The Role of Maternal Height in Pregnancy Outcomes and Complications

Ruchi Tiwari | 2022

Advisor: Daniel A. Enquobahrie

Research Area(s): Maternal & Child Health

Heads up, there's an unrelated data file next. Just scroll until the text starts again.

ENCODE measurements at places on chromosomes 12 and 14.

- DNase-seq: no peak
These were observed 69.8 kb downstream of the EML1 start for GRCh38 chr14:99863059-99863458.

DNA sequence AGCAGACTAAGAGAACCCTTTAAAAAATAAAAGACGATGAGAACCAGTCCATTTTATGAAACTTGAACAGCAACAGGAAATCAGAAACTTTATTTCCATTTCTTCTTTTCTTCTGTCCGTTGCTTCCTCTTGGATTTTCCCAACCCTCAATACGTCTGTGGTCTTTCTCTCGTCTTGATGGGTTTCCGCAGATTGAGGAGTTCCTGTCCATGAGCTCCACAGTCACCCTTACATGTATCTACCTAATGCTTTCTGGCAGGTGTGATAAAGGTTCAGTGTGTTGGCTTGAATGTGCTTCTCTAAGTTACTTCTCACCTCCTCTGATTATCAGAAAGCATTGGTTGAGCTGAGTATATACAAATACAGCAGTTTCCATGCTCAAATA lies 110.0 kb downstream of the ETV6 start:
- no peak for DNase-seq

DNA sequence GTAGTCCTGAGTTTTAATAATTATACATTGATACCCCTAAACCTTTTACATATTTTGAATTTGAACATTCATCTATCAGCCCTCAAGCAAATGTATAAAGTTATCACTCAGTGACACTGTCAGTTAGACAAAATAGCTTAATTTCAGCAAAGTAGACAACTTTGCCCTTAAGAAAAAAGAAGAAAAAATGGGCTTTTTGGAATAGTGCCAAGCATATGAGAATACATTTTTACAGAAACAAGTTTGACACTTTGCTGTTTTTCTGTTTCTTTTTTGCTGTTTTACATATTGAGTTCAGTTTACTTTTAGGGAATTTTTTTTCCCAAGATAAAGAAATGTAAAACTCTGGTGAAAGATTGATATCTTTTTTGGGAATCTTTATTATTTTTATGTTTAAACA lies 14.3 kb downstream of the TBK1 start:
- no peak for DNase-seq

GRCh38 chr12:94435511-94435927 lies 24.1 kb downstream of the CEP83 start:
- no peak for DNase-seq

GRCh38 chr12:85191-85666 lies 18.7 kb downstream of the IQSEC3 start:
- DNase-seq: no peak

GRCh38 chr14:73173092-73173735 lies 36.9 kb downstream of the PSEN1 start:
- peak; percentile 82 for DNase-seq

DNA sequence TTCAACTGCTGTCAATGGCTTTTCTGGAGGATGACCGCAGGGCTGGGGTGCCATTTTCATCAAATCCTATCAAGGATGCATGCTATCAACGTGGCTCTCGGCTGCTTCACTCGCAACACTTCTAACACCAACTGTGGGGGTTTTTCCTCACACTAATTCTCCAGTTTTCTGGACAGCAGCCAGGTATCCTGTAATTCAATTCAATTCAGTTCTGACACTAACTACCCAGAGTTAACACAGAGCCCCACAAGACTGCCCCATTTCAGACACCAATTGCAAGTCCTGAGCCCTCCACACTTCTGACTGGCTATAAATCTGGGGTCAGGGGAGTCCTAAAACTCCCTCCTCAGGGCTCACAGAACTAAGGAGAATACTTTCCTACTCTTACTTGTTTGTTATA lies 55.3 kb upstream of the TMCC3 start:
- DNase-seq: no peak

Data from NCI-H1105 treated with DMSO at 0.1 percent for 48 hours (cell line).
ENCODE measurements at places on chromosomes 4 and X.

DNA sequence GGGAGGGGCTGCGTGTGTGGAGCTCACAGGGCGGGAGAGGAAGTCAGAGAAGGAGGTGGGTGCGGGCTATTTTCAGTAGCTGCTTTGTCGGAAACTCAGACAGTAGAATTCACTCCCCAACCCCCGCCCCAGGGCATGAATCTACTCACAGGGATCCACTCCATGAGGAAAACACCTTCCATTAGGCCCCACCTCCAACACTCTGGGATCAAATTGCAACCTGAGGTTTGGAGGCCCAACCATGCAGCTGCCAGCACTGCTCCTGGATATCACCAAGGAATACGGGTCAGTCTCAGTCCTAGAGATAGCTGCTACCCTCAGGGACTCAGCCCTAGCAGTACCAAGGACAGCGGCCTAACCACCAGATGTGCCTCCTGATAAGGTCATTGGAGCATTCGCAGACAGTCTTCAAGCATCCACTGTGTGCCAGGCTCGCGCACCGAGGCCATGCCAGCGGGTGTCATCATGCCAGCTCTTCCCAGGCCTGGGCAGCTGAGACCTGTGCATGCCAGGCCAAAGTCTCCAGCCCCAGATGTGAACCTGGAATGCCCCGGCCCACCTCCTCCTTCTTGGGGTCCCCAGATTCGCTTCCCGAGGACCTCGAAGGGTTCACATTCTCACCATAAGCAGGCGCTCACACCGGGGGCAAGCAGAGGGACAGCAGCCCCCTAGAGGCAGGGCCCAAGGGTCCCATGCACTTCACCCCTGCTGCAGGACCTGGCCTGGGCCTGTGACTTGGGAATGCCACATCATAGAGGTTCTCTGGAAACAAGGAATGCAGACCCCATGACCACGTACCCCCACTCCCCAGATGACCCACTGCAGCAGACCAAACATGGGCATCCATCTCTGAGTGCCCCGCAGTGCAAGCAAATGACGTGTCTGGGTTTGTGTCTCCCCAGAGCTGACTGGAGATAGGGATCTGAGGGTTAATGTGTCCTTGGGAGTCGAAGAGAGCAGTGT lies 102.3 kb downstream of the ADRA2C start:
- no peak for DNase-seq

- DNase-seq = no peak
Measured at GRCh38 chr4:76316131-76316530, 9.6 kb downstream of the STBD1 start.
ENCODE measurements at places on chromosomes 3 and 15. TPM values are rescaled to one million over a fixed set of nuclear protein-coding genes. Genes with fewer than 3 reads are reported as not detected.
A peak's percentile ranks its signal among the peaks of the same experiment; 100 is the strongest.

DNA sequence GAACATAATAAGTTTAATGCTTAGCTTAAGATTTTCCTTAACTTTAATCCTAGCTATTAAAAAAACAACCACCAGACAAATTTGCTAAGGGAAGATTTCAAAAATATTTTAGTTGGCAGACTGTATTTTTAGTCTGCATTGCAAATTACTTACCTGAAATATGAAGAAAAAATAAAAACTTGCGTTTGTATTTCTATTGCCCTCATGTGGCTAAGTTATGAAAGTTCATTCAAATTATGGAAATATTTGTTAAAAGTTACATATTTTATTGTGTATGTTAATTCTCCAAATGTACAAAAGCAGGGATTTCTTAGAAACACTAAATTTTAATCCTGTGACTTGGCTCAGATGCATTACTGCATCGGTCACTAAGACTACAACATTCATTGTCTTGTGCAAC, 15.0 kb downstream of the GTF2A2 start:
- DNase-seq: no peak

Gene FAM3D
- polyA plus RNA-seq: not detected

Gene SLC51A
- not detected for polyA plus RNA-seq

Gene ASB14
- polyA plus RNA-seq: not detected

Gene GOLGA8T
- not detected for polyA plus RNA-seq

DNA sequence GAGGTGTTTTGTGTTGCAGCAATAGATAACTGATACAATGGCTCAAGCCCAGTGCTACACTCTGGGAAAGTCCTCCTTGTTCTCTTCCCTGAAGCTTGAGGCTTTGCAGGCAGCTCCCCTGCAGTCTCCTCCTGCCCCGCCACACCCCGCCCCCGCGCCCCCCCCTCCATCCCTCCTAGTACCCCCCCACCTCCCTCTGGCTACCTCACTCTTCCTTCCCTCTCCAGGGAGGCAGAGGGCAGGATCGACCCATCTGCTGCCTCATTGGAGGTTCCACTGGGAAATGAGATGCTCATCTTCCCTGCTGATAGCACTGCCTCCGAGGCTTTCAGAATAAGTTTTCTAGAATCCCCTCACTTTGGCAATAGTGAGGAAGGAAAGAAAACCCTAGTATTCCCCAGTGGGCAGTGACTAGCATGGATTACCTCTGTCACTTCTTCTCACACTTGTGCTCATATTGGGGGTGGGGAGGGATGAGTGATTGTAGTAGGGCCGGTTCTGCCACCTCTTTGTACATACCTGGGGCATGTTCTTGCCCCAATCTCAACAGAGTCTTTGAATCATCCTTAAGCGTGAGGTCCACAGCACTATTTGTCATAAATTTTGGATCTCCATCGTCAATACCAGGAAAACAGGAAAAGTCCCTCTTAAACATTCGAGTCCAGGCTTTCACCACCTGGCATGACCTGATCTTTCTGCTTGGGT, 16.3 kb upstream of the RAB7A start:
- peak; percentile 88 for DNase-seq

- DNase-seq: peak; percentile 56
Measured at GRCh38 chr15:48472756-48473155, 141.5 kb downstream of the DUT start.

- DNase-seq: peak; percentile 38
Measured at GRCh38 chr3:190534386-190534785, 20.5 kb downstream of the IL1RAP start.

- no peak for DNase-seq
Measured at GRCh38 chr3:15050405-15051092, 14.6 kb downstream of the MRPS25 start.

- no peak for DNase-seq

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Background: Adult height reflects not only an individual’s genetic make-up but also their early life environmental exposures, socioeconomic status, infectious disease history, nutrition, and growth and development. Increasing evidence suggests an inverse association of height with the risk of type 2 diabetes and cardiovascular disease among men and non-pregnant women. Studies of the association of maternal height with pregnancy complications and outcomes have shown inconsistent results. Further, understanding the role of maternal height in pregnancy outcomes and complications, independent of pre-pregnancy weight, represents a major gap in the literature. Objectives: The specific aims of this dissertation were to 1) examine overall and infant-sex specific associations of maternal height, independent of maternal pre-pregnancy weight, with infant birth size (birth weight [BW], birth length [BL], and head circumference [HC]); 2) examine associations of maternal height, independent of maternal pre-pregnancy weight, with pregnancy complications (gestational diabetes [GDM], preeclampsia, and preterm birth); 3) examine the joint association of maternal height and GDM with neonatal outcomes: BW, BL, HC, and infant macrosomia; and 4) examine the causal effect of maternal height, independent of pre-pregnancy weight, on glucose tolerance during pregnancy using a Mendelian randomization approach. Methods: The specific aims were addressed using data collected as part of three prospective cohort studies of pregnant women: Omega (Aims 1–3), Hyperglycemia and Adverse Pregnancy Outcome (HAPO) (Aims 1–4) and Growing Up in Singapore Towards healthy Outcomes (GUSTO) (Aim 1). Socio-demographic and historical data for the participants were collected using a questionnaire at approximately 15 weeks (Omega) or 28 weeks (HAPO and GUSTO) of gestation whereas information on pregnancy outcomes, infant birth size, and other relevant information was abstracted from medical records. We defined cohort-specific percentiles of height (cm) using self-reported height (Omega) or the measured height collected during the oral glucose tolerance test visit (HAPO and GUSTO). We categorized height as short, average, or tall based on the <20th, 20th–80th, and ≥ 80th percentile values, respectively. We estimated the average difference in the mean of the infant birth size (BW, BL, HC) or the relative risk (RR) of the pregnancy complications (GDM, preterm birth, preeclampsia) and the corresponding 95% confidence interval (CI) using unadjusted and adjusted linear regression models or Poisson regression models (with robust standard errors), respectively. We repeated the analysis for associations of each height category (short, average, and tall) with infant birth size, including macrosomia (≥ 4000 g). We evaluated the p-value of the cross-product term between overall height and 1) GDM or 2) infant sex to determine whether maternal height-infant birth size association varied by GDM or infant sex, respectively. Using height-related single nucleotide polymorphisms (SNPs) (N = 36) and genotype data, we calculated two weighted genetic risk scores (GRS) for maternal height for each individual in HAPO—one using the effect size estimates (the increase in height Z-score per one additional risk allele) from a previous GWAS (external weight) and another from similar estimates derived from our analytical cohort (internal weight). We determined whether genetically determined height was associated with the risk of GDM using the Mendelian randomization approach. Results: Mean height and mean pre-pregnancy weight of the participants were 168 (Standard Deviation [SD]: 7.67) cm and 65.9 (SD: 13.6) kg in Omega, 161 (SD: 7.51) cm and 64.8 (13.6) kg in HAPO, and 158 (SD: 5.64) cm and 56.6 (11.3) kg in GUSTO, respectively. A 5 cm greater height of the mother was associated with an average of 23.82 g to 46.26 g greater birth weight in the three cohorts, and 1% and 18% lower the risk of gestational diabetes in Omega and HAPO, respectively. We found associations of maternal height (continuous as well as short and tall categories) with birth weight, birth length, and gestational diabetes, but not head circumference. We did not find any evidence of a non-linear relationship between maternal height and infant birth size. We observed evidence of infant sex-specific association of maternal height with BW in one cohort (GUSTO) such that associations for short height were significant only among female infants. There was a significant positive association between maternal height and preterm birth and a significant inverse association with preeclampsia in the Omega study, although the association with preeclampsia was not seen in HAPO. Results from the Omega study showed no significant association of gestational diabetes with birth weight, birth length, head circumference, and macrosomia within categories of short, average, or tall height women. In HAPO, gestational diabetes was associated with a significantly increased risk of macrosomia as well as a greater birth length in infants among tall height mothers or short height mothers, but not mothers of average height. There was no significant interaction between gestational diabetes and maternal height on birth weight, birth length, head circumference, or macrosomia in either cohort studied (interaction p > 0.05). The internal and external weighted height GRS were strongly associated with maternal height. Variants that predicted adult height were inversely associated with fasting, one-hour, and two-hour OGTT glucose levels. We did not find statistically significant associations between the externally weighted or internally weighted height GRS and gestational diabetes. Conclusion: We found that maternal height was associated with infant BW, BL, and HC, and short women, compared to average-height women, were more likely to deliver babies with lower BW and BL. Our findings indicate that the association of maternal height on infant BW varies by infant sex and the association of GDM on infant BL and macrosomia may vary by maternal height. Our results showed that maternal height is causally related with blood glucose levels. Future studies should include replicating the findings from this study and explore the effect of maternal height on other maternal health outcomes and long-term health in the post-natal period. Such studies can provide additional evidence for risk stratification based on maternal height to improve infant growth and pregnancy outcomes across generations.